Sometimes we think that the cybersecurity team should be like controllers or powerful people that can say to the rest of the company what they can do or not. That’s not how cybersecurity works and that’s not the best thing for the business. The cybersecurity team should not act as the police. They are more like the bodyguards that protect the Pope: they cannot tell the Pope where he can go or not; they can recommend the Pope not to do something, but they can’t force the Pope to do what they want; if the Pope wants to talk with that many people at this moment, the bodyguards can tell him what they think (if they react really fast), but they can’t forbid the Pope to get closer to the people, if he wants.
Segregation is one of those strategies that, when used well, can improve your security posture much more than any shinny expensive security solution. It is a key security concept. It is one of the main strategies that we can embrace to obtain real security, however, very frequently we don’t consider it. We apply segregation when we separate the asset from the threat. We implement segregation, for example, when we put a firewall between two networks. This is the most clear example, but we also apply segregation in many other situations: when we use containers; when we use virtual machines; when we close open ports; when we use different roles with different authorization levels; etc.
Pentesting in production has risks. I remember a story of a pentester who ran an automatic scanner to spider a site. After some minutes scanning and spidering, it found a path to a list of items that had a delete button next to each of them. The spidering process clicked all these buttons and deleted all the items in production.
Any SaaS solution is a n-tier system, and as such, all the tiers should be protected, not only the application layer. If we put all our effort in the application and its code, we might miss important vulnerabilities in other parts of the attack surface.
We usually talk more about protect, detect and respond, and less about vigilance. Vigilance is an important function that can provide a lot of value to any company. It is essential for risk evaluation, and can feed the rest of the processes of the cybersecurity team.
Recently I had to scan some Dockerfiles to identify potential security issues. In this case I wanted to use an automatic scanner. Automatic scanners have the problems we know about false positives and false negatives, but depending on the kind of work you want to do and the depth you need, they have a good benefit/effort ratio.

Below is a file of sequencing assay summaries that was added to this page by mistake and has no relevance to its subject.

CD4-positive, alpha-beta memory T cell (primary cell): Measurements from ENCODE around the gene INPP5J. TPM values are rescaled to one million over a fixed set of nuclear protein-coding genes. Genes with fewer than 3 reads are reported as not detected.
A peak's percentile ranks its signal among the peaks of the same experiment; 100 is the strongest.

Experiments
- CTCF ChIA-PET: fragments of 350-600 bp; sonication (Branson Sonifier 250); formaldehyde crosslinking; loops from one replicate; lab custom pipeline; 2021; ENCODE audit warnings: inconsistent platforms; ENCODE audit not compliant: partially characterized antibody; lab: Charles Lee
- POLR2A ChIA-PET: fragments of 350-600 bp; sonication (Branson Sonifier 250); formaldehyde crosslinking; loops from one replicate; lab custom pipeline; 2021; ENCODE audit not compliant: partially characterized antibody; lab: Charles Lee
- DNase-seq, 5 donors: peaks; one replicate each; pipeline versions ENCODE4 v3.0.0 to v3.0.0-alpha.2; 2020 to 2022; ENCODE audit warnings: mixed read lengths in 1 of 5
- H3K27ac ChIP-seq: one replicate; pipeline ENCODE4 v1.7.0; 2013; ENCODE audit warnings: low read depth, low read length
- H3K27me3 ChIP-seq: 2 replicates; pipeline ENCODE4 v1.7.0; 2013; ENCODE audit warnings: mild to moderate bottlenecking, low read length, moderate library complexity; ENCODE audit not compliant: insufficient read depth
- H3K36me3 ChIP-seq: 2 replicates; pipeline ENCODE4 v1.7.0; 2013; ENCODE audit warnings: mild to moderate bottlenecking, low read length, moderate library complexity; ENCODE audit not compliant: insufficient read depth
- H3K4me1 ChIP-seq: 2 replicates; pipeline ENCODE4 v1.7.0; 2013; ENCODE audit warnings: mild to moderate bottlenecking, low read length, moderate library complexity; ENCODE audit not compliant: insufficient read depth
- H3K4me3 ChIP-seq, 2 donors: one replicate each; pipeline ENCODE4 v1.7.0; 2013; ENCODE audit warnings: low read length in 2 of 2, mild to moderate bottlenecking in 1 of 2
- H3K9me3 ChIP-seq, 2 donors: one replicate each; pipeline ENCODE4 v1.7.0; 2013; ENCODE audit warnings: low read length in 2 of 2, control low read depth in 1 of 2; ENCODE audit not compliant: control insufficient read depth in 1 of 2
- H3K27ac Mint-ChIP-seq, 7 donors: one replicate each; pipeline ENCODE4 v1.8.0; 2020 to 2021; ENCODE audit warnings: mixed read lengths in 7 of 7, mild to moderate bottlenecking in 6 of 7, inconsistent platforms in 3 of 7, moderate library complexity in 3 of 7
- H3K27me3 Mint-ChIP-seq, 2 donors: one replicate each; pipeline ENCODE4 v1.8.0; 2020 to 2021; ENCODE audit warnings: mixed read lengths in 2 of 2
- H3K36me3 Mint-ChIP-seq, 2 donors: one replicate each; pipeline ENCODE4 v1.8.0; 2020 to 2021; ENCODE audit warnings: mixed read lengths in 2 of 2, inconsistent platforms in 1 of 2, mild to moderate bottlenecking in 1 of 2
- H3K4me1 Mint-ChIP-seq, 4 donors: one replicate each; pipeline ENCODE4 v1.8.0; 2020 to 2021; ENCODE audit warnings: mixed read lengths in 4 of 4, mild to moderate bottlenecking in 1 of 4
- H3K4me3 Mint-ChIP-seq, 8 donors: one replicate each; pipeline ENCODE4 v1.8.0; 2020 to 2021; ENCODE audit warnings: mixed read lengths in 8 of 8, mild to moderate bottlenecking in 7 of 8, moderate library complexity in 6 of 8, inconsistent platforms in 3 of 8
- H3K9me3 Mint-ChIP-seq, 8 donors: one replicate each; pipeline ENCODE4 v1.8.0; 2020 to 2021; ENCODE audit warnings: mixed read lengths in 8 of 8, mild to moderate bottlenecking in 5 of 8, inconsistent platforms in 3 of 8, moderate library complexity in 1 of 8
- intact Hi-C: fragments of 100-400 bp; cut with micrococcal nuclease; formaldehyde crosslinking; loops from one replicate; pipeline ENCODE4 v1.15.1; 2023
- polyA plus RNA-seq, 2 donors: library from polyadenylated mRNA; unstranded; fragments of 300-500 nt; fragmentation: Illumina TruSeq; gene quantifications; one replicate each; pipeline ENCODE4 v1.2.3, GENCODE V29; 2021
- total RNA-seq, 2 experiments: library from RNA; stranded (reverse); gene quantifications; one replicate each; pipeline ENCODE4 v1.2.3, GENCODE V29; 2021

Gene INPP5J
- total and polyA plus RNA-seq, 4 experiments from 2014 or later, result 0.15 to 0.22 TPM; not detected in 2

The T approach means to go horizontally (breadth-first) across the company identifying its risk surface, and evaluating the probability and impact of each threat and risk. Then go vertically (depth-first) thinking how to implement security controls to really reduce the probability of the most important risk happening and reducing the impact in the case it happens Continue reading
Logging and monitoring are different processes with different missions. Logging is the process of storing data related to a system. This information can be used later to troubleshoot a problem or investigate an incident, including security incidents. Monitoring is a different beast. We monitor to have meaningful alerts when something specific happens. In order to monitor, we need logs. That’s the cause of the confusion, but they are different.
If you are responsible for some information or processes, you are responsible for their security from end to end.
Being responsible for something does not mean that you have to do everything. You can delegate tasks and subprocesses to providers, even critical ones, but you cannot delegate your responsibility.
A red team is a service where some security experts attack an organization as if they were a real advanced attacker, but being careful about not damaging or interrupting the business of the hiring organization. Its objective is to identify the same security vulnerabilities that a real attacker could identify, and exploit them to reach valuable assets.